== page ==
On Wed, Mar 10, 2010 at 4:54 PM, Jochen Kunz
On Wed, 10 Mar 2010 11:53:43 +0900
Masao Uebayashi <uebayasi%gmail.com@localhost> wrote:
[device node ownership and modes on devfs]
Is it acceptable for you to do such things by some layering?
Anything else but "chown jkunz.users /dev/ttyU0" is awkward to me.
So what ever solution for this problem is introduced (udevd,
rc.script, ...), I have to learn a special way to configure device
node ownership and modes on devfs.
There could be some devd(8), that listens for ownership and modes
on devfs and stores it on disk. At next boot it could reconstruct
ownership and modes. But this looks a bit fragile to me.
The Linux devfs solved this problem with an init-script, that changed
ownership and modes after each reboot. Looked a bit awkward to me when
I had to deal with it.
A bit? I thought udevfs's config file is totally inacceptable for
missiong critical embedded purposes. Why do we have to learn a new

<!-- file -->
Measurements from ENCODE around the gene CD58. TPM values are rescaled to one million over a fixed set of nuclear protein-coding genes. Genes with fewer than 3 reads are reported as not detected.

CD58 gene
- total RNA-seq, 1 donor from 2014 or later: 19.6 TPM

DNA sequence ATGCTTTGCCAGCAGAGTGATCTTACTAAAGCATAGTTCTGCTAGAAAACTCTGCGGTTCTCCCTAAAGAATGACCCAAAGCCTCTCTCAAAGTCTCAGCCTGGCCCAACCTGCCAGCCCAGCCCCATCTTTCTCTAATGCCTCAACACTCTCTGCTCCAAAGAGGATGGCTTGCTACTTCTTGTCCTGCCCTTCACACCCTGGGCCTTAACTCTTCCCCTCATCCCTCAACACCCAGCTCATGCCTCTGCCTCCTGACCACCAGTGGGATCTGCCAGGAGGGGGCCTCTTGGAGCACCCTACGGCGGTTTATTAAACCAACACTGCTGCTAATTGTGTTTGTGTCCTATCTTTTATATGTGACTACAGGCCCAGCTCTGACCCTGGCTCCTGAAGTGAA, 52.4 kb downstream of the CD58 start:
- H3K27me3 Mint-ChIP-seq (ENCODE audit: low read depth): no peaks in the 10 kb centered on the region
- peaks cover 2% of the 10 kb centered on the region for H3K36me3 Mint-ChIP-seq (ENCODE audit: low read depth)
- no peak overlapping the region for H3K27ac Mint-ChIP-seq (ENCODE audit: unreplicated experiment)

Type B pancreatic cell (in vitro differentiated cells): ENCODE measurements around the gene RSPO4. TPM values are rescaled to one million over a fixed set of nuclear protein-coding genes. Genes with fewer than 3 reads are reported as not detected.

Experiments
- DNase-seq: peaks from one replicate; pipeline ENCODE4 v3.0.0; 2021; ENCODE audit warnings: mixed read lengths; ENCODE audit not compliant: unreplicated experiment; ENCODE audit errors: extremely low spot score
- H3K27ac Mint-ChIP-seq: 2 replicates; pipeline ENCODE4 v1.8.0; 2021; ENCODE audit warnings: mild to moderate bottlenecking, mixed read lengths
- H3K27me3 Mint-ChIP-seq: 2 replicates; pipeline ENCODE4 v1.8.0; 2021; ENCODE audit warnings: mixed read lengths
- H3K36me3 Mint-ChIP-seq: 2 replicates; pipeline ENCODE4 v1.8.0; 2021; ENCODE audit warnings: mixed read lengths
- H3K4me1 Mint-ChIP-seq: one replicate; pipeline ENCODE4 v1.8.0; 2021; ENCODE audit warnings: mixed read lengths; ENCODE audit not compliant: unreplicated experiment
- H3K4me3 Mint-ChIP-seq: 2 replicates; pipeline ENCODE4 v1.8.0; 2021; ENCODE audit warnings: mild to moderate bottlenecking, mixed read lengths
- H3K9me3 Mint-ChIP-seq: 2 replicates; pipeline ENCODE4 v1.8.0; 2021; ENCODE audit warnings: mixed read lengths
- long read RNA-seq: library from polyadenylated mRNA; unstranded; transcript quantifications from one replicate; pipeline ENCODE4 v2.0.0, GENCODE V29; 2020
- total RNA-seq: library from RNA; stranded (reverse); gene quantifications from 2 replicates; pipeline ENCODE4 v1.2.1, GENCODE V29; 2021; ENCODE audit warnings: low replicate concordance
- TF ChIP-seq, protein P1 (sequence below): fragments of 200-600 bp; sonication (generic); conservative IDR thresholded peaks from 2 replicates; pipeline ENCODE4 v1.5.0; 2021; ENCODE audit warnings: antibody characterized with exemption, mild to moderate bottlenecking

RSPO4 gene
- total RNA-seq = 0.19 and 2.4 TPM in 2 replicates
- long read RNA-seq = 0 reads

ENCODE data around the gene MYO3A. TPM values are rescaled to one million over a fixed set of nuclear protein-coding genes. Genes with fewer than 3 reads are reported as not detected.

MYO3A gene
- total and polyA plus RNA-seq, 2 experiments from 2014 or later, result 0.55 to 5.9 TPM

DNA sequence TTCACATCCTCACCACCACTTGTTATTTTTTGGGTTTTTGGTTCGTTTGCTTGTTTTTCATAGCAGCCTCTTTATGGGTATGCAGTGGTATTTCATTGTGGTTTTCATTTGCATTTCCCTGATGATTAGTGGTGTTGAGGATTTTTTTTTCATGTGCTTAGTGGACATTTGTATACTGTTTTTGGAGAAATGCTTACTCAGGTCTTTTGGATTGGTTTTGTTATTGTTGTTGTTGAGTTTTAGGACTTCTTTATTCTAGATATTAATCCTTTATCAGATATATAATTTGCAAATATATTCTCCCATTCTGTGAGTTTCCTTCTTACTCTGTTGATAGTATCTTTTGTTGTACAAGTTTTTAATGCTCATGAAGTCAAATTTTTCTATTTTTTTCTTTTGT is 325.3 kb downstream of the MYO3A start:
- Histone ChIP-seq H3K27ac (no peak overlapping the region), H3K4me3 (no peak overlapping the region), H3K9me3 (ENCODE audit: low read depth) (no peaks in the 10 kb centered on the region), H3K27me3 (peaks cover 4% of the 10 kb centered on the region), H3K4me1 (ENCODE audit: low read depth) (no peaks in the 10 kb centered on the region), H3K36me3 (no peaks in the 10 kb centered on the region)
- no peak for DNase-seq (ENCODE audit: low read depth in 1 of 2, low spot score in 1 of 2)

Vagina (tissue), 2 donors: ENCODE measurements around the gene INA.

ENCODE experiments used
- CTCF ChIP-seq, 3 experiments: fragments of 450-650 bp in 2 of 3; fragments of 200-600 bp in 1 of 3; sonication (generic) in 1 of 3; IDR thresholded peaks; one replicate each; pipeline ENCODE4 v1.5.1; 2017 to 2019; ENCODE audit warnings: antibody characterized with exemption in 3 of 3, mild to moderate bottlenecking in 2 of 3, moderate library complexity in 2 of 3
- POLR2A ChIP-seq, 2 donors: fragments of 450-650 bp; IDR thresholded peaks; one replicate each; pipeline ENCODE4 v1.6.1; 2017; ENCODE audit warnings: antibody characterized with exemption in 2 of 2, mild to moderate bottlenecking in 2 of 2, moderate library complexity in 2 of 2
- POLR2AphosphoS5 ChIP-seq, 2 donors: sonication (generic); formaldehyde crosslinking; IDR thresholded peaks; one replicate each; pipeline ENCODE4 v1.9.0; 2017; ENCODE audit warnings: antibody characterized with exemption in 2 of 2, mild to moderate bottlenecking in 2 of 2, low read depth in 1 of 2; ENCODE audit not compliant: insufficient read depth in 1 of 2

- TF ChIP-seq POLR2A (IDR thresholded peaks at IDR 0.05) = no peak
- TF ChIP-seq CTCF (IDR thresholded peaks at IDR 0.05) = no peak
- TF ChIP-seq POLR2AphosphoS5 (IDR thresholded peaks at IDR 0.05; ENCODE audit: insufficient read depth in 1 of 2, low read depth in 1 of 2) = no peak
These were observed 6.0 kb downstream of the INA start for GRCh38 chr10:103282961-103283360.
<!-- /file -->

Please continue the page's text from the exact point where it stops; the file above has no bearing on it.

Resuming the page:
syntax to configure only a few device file permissions?
I talked about the long gone Linux devfs, not udev. But it doesn't
matter. Anything else then chmod(1) and chown(8) needs to be learned.
So it doesn't matter what new stuff I have to learn to get it done.
After some thinking, providing "traditional" view and persistent bits
turns out to be not that difficult.
/dev has a few reserved directory (like /dev/id). You have no freedom
there. Any access other than that goes to devfsd. It has knowledge
equivalt to sys/arch/*/conf/majors.* as reference. And it tracks
mknod(2), rename(2), etc per-mount point.
When you do mknod(/dev/wd0a); rename(/dev/wd0a, /dev/woah0a);
open(/dev/woah0a), devfsd resoves it by using DBs and converts it to
something like /dev/default/wd0a and pass it back to kernel.
You have to shutdown cleanly, otherwise you lose DB.
Initial mount needs some thought.